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Breakfast With Mugabe

Published 17 April 2008

After its initial run in Stratford as part of the Royal Shakespeare Company’s New Works season, Anthony Sher’s production of Breakfast with Mugabe now transfers to London’s Soho theatre. The run up to the 2002 Zimbabwe elections provides the setting for a series of escalating confrontations in Fraser Grace’s exploration of the relationship between the West and the developing world. Kathryn Merritt attended the first night…

Robert Mugabe’s reputation as one of the most controversial figures in African politics has been well documented in recent years. Unemployment, famine and corruption dominate the regime of the president of Zimbabwe. Inspired by a half-page report in a British newspaper about Mugabe’s alleged psychiatric treatment for depression, Fraser Grace wrote Breakfast with Mugabe, which attempts to delve inside the mind of this enigmatic leader and imagines his uneasy and combative role as the patient of a white psychiatrist.

Colin Richmond’s set design is simple and effective. A sparsely furnished but well-appointed sitting room in the presidential palace is overshadowed by the electric gates, which hint at the prison-like atmosphere in the Mugabe household. In this room President Mugabe (Joseph Mydell) reluctantly accepts the services of psychiatrist Andrew Peric (David Rintoul).

Months before the elections, President Mugabe finds himself haunted by the bitter spirit, or ngozi, of a murdered associate. Peric has been summoned by Mugabe’s desperate wife Grace (Noma Dumezweni) to help. Under the menacing watch of bodyguard Gabriel (Christopher Obi), Peric attempts to get to the root of Mugabe’s paranoia.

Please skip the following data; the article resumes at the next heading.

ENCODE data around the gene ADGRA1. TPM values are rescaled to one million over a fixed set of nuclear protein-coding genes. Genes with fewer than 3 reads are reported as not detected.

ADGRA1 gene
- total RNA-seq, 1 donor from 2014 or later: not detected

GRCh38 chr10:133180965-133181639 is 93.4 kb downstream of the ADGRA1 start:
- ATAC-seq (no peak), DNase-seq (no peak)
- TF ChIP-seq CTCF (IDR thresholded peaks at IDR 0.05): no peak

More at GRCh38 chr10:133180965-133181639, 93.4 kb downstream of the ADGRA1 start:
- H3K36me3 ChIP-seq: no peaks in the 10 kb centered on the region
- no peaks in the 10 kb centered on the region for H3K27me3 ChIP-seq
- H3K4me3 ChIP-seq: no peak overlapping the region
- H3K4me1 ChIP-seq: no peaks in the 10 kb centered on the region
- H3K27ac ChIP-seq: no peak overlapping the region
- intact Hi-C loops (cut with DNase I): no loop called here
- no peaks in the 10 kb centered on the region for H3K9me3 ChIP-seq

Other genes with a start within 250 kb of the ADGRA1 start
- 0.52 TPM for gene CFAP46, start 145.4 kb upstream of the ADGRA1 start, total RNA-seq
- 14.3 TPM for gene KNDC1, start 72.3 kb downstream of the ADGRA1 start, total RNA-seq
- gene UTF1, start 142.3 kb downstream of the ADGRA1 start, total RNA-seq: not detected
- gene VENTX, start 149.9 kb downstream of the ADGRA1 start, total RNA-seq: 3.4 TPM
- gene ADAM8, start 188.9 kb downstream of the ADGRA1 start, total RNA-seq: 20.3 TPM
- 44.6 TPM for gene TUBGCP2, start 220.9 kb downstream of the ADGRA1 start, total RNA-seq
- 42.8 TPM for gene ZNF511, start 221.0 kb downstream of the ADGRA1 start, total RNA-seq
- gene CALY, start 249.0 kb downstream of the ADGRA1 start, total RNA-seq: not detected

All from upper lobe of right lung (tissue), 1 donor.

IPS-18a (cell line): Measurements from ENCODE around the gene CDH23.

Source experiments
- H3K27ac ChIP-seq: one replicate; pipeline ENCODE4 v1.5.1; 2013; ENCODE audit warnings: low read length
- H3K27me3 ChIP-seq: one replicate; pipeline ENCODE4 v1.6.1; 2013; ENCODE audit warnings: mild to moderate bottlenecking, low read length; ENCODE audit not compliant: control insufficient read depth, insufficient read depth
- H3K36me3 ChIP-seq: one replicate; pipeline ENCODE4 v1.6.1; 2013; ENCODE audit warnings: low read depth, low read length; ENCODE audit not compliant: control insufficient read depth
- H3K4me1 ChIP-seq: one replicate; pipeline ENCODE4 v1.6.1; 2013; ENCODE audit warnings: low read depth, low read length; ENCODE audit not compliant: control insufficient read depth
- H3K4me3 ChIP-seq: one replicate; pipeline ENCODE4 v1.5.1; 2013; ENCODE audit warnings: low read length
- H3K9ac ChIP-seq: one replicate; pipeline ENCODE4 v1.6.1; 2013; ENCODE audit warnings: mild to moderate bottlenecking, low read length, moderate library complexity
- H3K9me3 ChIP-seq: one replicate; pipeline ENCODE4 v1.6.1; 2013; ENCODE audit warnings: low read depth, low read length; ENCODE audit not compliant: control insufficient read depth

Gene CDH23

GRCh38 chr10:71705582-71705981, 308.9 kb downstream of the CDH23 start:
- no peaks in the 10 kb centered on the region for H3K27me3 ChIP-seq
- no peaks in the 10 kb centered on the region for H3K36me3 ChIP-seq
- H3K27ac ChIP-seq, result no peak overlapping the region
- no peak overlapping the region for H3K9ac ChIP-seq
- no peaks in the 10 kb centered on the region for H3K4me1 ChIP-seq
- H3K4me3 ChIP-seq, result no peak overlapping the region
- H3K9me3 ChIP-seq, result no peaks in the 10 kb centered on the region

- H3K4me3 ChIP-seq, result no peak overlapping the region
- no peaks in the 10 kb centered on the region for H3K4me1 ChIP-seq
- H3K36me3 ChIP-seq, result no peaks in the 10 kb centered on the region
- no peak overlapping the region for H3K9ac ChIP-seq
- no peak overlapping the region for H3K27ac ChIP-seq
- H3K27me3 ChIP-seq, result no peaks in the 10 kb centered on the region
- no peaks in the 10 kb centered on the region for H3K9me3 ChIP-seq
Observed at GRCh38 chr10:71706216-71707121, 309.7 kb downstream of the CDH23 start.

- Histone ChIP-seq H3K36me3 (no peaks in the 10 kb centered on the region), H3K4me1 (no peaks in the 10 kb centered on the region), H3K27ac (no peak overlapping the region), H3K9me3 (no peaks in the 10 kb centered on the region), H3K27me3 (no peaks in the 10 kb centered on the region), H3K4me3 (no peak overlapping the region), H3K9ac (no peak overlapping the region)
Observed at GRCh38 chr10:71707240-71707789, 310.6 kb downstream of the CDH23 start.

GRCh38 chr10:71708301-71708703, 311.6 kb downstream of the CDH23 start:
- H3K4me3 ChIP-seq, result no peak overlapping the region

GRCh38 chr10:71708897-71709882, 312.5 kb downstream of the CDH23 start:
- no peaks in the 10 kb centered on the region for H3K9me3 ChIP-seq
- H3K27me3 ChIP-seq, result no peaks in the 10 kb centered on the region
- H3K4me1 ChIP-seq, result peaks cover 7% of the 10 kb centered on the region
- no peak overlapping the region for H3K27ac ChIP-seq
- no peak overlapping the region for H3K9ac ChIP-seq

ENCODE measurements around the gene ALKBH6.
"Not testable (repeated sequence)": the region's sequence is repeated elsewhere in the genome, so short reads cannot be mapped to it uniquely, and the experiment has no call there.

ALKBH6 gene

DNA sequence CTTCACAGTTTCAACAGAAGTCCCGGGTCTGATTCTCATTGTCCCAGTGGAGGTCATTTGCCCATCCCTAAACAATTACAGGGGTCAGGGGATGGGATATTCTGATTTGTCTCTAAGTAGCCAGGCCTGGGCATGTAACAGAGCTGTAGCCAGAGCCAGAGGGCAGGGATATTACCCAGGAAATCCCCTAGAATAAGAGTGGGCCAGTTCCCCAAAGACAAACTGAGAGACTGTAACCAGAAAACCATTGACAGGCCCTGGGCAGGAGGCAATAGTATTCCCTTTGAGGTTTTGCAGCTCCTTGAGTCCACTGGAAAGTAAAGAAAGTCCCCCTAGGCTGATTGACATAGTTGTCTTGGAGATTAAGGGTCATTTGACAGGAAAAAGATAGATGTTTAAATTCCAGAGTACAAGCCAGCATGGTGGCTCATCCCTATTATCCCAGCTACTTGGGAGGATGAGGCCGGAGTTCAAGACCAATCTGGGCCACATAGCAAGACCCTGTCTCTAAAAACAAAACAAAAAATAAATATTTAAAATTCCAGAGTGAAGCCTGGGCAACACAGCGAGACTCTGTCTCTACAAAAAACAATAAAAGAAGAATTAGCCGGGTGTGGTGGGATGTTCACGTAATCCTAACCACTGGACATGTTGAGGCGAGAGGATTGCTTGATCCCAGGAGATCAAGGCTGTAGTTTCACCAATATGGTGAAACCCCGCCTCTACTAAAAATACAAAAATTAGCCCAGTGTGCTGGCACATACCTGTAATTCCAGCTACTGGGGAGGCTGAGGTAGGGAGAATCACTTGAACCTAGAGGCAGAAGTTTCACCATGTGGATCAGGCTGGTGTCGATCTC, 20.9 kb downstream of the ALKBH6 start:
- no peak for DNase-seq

Through tense and often blackly funny encounters, the differences and conflicts between African and European perspectives are examined. Post-colonialism, racism, corruption, the struggle for liberation, family crises and the role of the dead are some of the issues explored in this thought-provoking drama. Mugabe is portrayed as a complex figure, his actions neither demonised nor excused. Peric’s role is not only as the authoritative psychiatrist, but also as a white landowner. He hopes that his treatment of the president will result in the return of his farm. Grace, the president’s ruthless wife, is desperate for a different life for herself and her children. Forty years younger than her husband, she attempts to influence the psychiatrist to aid her escape by strategically employing elegance and charm in stolen conversations with him.

At the heart of the play is an intense psychological power struggle among the characters, all of whom have their own agendas.

Breakfast With Mugabe is booking until 22 April.

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